Eucharistic Congress recalls Pope John Paul II

Sister Mary Karen Toomey, of the Sisters of Life, delivers her keynote address the evening of April 2 at the Eucharistic Congress for College Students and Young Adults. Sister Toomey's talk was entitled "The Culture of Life: The Legacy of John Paul II" and discussed the late pope's legacy promoting the Gospel of Life. Pilot photo/ Jim Lockwood

NORTH END -- This year's Eucharistic Congress recalled the memory of late Pope John Paul II.

"He's one of the greatest popes who ever lived," said Josh Dell'Aria, 21, a junior at Anna Maria College in Paxton and parishioner at St. Charles Borromeo in Woburn. "He was always talking to young people and about young people."

The fourth annual Eucharistic Congress for College Students and Young Adults, held this year on April 1 and 2 at Sacred Heart Church in Boston's North End, was themed "Be Not Afraid," and celebrated Pope John Paul II, who will be beatified May 1. The event drew over 400 people.

It was co-sponsored by the Archdiocese of Boston's Vocations Office and the Office for the New Evangelization of Youth and Young Adults.

Friday evening's events included witness talks by Father Roger Landry of the Diocese of Fall River, and vocations director of the Archdiocese of Boston Father Dan Hennessey.

Father Landry's talk was entitled "Pope John Paul II and the New Evangelization" and Father Hennessey's presentation was titled "The Pope John Paul II Monstrance."

Following the talks, eucharistic adoration was available throughout the night with the host displayed in a monstrance blessed by Pope John Paul in 2004 and given to the Church in North America. That year, he blessed six monstrances and gave one each to the Church in six continents to promote Eucharistic adoration and vocations.

The same monstrance was used for evening adoration and the eucharistic procession Saturday night through the streets of the North End.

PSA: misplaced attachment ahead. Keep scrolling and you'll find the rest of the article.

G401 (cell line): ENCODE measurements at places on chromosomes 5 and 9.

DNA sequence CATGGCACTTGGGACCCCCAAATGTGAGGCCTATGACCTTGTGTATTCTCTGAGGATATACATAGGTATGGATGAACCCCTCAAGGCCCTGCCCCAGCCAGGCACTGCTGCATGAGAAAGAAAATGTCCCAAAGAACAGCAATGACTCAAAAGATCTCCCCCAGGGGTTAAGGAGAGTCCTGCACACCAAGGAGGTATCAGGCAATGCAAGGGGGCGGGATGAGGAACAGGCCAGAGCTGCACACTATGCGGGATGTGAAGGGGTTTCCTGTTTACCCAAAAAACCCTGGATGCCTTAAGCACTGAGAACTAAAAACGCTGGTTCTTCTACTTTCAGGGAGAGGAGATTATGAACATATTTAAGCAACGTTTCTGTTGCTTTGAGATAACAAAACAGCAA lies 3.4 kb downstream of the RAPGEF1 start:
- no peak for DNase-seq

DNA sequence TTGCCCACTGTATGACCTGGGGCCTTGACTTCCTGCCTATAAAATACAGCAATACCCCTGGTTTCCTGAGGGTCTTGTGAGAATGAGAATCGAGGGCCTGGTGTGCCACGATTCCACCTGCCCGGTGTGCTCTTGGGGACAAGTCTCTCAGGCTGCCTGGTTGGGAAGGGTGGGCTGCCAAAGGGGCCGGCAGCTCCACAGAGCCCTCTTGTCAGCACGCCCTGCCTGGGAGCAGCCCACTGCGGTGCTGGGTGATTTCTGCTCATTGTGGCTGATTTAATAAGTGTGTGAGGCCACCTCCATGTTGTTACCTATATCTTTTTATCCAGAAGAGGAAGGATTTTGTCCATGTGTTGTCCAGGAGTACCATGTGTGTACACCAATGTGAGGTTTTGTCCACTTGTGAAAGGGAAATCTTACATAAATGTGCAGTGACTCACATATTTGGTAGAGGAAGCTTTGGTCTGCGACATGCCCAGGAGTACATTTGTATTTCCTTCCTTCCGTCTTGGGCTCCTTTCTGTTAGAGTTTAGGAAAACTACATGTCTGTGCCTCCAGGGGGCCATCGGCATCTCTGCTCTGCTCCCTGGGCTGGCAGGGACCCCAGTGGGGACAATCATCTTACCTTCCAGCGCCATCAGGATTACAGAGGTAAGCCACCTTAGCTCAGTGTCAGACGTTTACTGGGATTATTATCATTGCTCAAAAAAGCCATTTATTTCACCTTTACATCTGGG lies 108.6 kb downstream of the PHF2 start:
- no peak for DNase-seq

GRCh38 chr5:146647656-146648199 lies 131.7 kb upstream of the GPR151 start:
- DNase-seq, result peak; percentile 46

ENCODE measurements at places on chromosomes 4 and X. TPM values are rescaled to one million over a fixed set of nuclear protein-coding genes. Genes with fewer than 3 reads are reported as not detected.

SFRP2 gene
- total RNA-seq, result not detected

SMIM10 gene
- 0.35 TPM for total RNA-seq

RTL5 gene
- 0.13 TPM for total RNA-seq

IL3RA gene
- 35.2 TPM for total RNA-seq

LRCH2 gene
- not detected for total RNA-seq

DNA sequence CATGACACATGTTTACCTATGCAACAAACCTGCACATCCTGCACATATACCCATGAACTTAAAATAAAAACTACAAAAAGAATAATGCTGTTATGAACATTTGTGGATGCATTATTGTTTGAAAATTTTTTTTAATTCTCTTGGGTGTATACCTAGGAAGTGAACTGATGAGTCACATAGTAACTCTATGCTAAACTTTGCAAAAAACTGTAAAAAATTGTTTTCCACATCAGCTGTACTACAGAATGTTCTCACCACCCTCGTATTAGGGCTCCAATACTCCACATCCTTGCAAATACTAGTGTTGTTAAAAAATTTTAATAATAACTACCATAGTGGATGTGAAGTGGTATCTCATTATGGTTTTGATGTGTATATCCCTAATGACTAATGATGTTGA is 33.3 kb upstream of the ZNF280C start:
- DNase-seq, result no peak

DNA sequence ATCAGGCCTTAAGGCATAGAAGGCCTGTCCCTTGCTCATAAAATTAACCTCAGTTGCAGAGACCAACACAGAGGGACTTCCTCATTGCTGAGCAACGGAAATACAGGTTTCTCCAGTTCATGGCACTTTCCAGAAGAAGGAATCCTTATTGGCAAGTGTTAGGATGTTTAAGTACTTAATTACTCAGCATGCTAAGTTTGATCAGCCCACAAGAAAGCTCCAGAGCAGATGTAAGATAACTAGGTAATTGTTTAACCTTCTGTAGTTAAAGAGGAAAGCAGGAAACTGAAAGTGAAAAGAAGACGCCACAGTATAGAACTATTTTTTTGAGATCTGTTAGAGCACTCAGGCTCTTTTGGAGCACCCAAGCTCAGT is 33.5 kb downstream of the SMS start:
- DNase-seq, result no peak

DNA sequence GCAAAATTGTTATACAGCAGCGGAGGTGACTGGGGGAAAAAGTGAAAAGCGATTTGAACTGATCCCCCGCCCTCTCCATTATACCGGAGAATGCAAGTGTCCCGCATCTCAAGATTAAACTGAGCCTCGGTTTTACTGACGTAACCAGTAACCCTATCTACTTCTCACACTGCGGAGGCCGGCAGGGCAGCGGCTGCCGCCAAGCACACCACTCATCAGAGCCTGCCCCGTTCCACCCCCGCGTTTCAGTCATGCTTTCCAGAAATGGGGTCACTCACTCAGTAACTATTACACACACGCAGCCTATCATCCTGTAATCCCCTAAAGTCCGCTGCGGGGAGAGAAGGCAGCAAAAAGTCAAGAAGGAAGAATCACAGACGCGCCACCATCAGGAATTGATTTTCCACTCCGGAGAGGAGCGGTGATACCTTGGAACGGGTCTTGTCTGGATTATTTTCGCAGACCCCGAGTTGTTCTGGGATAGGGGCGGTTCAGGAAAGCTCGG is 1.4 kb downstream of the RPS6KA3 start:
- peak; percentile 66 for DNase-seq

"I think it is very significant in that one of the reasons John Paul II had the monstrance made and sent it to the United States was for that purpose -- that many young people would come to see what their call in life was," Father Hennessey said.

Saturday's events included a talk by Andreas Widmer, which explored how young adults can integrate their faith with their work.

Now a Boston-based business consultant advising business executives on promoting just business practices and innovative solutions to poverty, Widmer was member of the pope's Swiss Guard from 1986 to 1988.

Following Widmer's talk, attendees went to various locations in and around Boston to perform service projects.

Kathy Reda, a lead organizer of the congress, said the purpose of the service projects is to combine faith and good works.

"They're not two separate silos," she said. "We have to be witnesses and live our lives for Christ."

Chelsea Kelley, 18, a freshman at Framingham State University and parishioner at Holy Rosary in Gardner, went to Father Bill's Place, a Quincy homeless shelter, for spring cleaning.

"It kind of opened your eyes to all the things you should be thankful for," she said.

Suzette Pocsics, 29, came to the Eucharistic Congress all the way from St. Catharine Church in Pelham, N.Y., near New York City. For her service project, she helped make rope rosaries, which she called a "peaceful project."

"It symbolizes the fact that we need more prayer in this world," she said.

After the projects, participants returned to Sacred Heart Church for Mass with Cardinal Seán P. O'Malley.